Ayers, S., Bond, R. & Wijma, K. (2013). Risk factors for PTSD after birth in a normal population: A meta-analysis. Journal of Reproductive and Infant Psychology, 31(3), e3.. doi: 10.1080/02646838.2014.892345
- Accepted Version
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Evidence suggests that a proportion of women report posttraumatic stress disorder (PTSD) after childbirth, with between 1 and 3% of women developing the disorder as a direct result of birth (Alcorn, O'Donovan, Patrick, Creedy, & Devilly). A range of factors are associated with postpartum PTSD, including prepartum, birth and postpartum factors. This meta-analysis synthesizes research on posttraumatic stress symptoms after childbirth in order to identify key vulnerability and risk factors.
Method: A systematic search was carried out on databases (PsychInfo, PubMed, Scopus and Web of Science) using PTSD terms (posttraumatic stress, post-traumatic stress, trauma*, PTSD) crossed with childbirth-related terms (birth, pregnancy, partum, postpartum, prenatal, postnatal, stillbirth, miscarriage, gestation, partus, labour). Studies were included if they reported primary research examining factors associated with birth-related PTSD symptoms. PTSD had to be measured at least one month after birth to avoid confusion with acute stress disorder symptoms. Research on specific populations was excluded e.g. teenagers, pregnancy loss or stillbirth.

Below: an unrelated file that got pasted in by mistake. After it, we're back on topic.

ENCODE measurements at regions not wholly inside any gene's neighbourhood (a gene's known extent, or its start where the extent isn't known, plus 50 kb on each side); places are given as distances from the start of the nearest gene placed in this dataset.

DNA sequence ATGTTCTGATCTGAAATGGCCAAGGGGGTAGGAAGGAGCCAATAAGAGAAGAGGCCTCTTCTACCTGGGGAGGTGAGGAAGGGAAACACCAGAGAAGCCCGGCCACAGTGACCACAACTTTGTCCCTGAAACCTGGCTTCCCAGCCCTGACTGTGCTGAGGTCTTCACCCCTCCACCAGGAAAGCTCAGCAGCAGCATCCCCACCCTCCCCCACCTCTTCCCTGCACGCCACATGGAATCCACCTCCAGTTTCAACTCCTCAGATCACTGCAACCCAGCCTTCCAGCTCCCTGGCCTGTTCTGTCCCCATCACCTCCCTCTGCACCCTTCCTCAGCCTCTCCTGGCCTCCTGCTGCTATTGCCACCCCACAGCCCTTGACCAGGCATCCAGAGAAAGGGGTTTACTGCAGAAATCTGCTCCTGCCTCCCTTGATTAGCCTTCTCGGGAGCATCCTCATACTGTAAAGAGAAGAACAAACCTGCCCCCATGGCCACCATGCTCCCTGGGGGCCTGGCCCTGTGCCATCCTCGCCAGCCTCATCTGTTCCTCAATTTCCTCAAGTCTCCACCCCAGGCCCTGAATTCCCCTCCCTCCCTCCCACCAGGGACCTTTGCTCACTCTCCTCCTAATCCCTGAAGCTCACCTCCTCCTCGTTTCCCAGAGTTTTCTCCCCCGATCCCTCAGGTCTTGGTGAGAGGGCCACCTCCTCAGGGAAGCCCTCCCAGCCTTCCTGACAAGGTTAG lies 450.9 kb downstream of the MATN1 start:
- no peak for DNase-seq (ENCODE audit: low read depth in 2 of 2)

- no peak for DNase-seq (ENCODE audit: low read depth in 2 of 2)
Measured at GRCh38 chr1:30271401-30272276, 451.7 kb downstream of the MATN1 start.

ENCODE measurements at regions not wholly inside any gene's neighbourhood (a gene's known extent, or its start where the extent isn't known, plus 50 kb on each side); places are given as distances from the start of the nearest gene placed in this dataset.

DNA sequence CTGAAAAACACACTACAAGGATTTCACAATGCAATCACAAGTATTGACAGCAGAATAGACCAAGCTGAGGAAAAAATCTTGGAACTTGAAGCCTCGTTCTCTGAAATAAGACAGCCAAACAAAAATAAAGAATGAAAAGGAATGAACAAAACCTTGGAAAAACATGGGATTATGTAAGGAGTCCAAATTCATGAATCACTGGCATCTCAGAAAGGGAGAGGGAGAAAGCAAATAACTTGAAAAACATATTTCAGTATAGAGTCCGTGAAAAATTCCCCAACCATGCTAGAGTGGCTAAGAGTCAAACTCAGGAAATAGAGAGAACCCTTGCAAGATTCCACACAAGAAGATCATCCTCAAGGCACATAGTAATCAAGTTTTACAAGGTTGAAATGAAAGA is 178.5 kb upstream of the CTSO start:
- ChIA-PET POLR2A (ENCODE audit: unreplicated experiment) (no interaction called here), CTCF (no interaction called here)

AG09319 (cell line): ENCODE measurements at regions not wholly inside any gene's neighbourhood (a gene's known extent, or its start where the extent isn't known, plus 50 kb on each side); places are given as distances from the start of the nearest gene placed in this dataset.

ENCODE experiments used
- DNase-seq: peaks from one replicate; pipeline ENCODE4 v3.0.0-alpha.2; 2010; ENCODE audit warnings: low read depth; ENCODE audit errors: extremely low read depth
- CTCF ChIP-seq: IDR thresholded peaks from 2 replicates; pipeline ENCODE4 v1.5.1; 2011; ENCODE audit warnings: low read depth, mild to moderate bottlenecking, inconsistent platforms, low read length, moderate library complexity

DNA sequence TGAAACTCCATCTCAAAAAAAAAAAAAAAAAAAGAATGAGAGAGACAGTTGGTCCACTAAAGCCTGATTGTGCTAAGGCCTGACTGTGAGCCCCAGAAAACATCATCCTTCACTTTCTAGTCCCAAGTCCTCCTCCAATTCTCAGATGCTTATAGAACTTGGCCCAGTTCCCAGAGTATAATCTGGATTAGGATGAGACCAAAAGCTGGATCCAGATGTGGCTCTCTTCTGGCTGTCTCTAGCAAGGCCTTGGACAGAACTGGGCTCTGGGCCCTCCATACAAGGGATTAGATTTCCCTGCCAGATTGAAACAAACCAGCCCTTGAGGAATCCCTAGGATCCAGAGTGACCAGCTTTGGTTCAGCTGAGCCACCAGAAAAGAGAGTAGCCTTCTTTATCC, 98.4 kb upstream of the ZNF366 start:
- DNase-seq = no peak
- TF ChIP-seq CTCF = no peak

Results: Of the 792 records screened, 48 papers reporting results of 43 research studies fulfilled inclusion criteria (N=20,372). Key vulnerability and risk factors were subjective birth experience, particularly negative emotions during birth, a fear of childbirth, and a history of PTSD or depression. Postpartum PTSD was highly comorbid with concurrent symptoms of depression.
Conclusion: Identification of vulnerability and risk factors for postpartum PTSD is critical for appropriate screening and prevention. Future research needs to examine the interaction between vulnerability and risk factors, as proposed by theoretical frameworks of postpartum PTSD (Ayers 2004; Slade 2006).
|Additional Information:||This is an Accepted Manuscript of an article published by Taylor & Francis in Journal of Reproductive and Infant Psychology on 19 Mar 2014, available online: http://www.tandfonline.com/10.1080/02646838.2014.892345|
|Subjects:||R Medicine > RG Gynecology and obstetrics|
|Divisions:||School of Health Sciences > Department of Midwifery|
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